Though the lockdown happened to be its first major decision, the government made a difference. Instead of asking all industries to shut down, it saw to it that work did not get affected in critical industries, especially those involved in exports. The idea was to ensure these units honoured their export commitments on time. This generated a lot of goodwill for the new government among not just the export units, but also their buyers overseas.
Soon after lifting the lockdown in phases, chief M K Stalin announced his dream to make Tamil Nadu a $1 trillion economy by 2030, exports to touch $300 billion, ensuring employment generation for 30 lakh people. The state followed this by unveiling a slew of new policies and connected with industries to quadruple Tamil Nadu’s economy from around $280 billion in 10 years.
In the past year, Tamil Nadu has witnessed robust growth, attracting new industrial investments of nearly Rs 70,000 crore from 131 MoUs, with potential to generate largescale employment. Besides electronics manufacturing, it has emerged as an electric vehicle hub. “It has moved swiftly towards becoming a hub for electronics-related technological transformation. Tamil Nadu’s economy has demonstrated sustained growth and is on its way to achieve its vision of becoming a $1 trillion economy by FY 2030-31,” said Satyakam Arya, chairman, CII Tamil Nadu State Council.
“Tamil Nadu government approaches critical needs to become future-ready and to make the environment conducive for new industries to proliferate. We witnessed the government reaching out to industries, INDU encouraging MSMEs and startups. It is also proactively working in meeting the demand for skilled manpower,” he said. The speedy implementation of the Chennai-Kanyakumari Industrial Corridor (CKIC) is also on the cards. The corridor is likely to generate more than 4. 7 million jobs, driving an annual manufacturing output of $222 billion, said Satyakam Arya.
But there are a few areas that the state needs to focus more on to remain a thriving economy. The southern districts are yet to get on the industrialisation bandwagon, even though this government has targeted industrially backward districts to join the mainstream by pushing new sectors into such regions. “We are for equitable growth. If you take a closer look at the new investments that have come in the past year, the projects are spread across the state — from Tirunelveli to Tiruttani,” state industries Thangam Thennarasu had recently told TOI.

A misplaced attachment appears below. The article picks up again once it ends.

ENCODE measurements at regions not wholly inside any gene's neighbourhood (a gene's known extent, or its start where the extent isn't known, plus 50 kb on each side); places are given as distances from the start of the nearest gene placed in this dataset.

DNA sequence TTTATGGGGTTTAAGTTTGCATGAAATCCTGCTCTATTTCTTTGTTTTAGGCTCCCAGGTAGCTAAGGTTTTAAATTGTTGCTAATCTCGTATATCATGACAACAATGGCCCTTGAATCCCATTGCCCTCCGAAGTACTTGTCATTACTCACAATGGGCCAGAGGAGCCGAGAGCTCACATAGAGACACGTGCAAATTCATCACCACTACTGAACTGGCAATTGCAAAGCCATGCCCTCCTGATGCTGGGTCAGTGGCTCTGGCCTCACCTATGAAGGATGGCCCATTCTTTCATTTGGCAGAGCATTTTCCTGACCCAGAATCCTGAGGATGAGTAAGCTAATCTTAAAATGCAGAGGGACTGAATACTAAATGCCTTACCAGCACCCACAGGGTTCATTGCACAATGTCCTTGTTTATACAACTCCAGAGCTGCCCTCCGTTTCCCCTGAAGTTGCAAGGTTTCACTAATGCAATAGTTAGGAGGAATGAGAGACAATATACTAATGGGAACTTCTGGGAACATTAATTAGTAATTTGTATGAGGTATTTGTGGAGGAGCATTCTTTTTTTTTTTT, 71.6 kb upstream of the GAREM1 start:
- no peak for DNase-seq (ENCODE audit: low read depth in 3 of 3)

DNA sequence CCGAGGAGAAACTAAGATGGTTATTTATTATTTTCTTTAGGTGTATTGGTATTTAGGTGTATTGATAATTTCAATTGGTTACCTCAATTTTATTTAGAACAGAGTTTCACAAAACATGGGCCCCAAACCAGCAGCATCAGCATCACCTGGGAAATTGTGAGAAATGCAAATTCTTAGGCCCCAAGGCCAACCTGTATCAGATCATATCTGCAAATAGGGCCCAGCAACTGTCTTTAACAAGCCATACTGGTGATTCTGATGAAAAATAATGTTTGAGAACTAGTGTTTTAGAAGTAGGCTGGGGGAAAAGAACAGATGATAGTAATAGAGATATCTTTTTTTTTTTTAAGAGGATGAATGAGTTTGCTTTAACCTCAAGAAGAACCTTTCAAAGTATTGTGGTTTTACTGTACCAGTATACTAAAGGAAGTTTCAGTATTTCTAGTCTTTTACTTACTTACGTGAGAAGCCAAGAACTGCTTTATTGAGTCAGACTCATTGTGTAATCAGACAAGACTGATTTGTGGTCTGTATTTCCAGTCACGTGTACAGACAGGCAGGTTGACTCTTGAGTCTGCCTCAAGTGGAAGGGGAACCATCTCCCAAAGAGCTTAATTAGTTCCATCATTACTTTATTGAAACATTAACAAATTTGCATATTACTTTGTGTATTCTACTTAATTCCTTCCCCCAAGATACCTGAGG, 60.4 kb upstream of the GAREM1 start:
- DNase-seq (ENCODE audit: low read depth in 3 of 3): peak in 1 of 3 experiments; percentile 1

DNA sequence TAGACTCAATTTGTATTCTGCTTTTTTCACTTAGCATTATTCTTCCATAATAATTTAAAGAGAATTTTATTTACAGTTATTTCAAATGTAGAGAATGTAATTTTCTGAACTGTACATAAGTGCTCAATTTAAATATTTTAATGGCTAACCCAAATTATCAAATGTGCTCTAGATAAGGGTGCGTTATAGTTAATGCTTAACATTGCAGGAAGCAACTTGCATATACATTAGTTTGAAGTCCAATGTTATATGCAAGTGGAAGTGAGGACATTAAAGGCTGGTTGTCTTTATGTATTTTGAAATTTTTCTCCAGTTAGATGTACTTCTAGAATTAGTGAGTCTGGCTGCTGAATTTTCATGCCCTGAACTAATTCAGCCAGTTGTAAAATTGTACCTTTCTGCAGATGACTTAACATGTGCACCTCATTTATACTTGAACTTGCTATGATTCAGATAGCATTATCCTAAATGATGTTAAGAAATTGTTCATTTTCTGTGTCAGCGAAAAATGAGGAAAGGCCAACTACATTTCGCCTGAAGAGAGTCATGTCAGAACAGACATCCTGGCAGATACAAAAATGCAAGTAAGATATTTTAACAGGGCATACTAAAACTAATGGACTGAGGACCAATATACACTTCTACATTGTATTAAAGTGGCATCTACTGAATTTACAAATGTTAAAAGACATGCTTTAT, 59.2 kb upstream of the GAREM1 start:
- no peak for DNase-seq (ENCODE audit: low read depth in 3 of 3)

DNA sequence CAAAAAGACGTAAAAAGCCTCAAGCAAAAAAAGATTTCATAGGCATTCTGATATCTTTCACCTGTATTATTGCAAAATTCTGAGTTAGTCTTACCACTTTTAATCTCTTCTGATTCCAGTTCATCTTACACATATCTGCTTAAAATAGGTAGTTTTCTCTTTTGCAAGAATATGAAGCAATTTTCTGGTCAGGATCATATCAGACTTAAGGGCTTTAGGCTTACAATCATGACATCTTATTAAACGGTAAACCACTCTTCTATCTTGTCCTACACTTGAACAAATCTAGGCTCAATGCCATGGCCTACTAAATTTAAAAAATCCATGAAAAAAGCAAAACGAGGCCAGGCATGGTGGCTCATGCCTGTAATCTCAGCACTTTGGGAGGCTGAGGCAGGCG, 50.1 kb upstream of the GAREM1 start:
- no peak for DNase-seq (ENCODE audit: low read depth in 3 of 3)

If one has to indicate the focus this government has on industries and MSMEs, it could be gauged from the significant increase in budget allocation this year. “While the allocation for MSMEs jumped by 49%, along with industries TRY — it was still a high 41% or so. This was the result of industry’s updates to the state government, which has been reaching out to industries on a regular basis,” said M Ponnuswami, former chairman, CII-TN.
“From the beginning, this government has been making the right moves with a slew of new policies for not just the industry, but for society at large. It has formed several consultative panels and this helped the industry to offer feedback and highlight issues. A key development is the focus on MSMEs,” said Ar Rm Arun, president, SICCI.
But one area is a matter of concern — focus on greenfield investments and MNCs. “While greenfield investment helps market a positive story, every project takes its time to become operational, besides the risks involved in an all-new market for them. In the case of MNCs, they are the first to leave if the business environment is not right in any region,” said Arun. “But brownfield projects have no such issues. They have their bases here and will continue to operate from here. But most are unable to scale up due to financial constraints. This is where the government can play a positive role and enable them to grow,” said Arun.
The state also needs to focus more on tapping renewable green energy through wind and solar powers, though it recently became the top state in generating green energy. “TN has a sweet spot in terms of highest number of sun days in a year and is also conducive for generation of power harnessing wind. The government should encourage further investments and make it easier for industries to switch to renewable energy sources as early as possible. I believe that future footprint decisions by global corporations will also consider whether the investment destination provides a conducive atmosphere to have low carbon footprint right from the beginning,” said Satyakam Arya.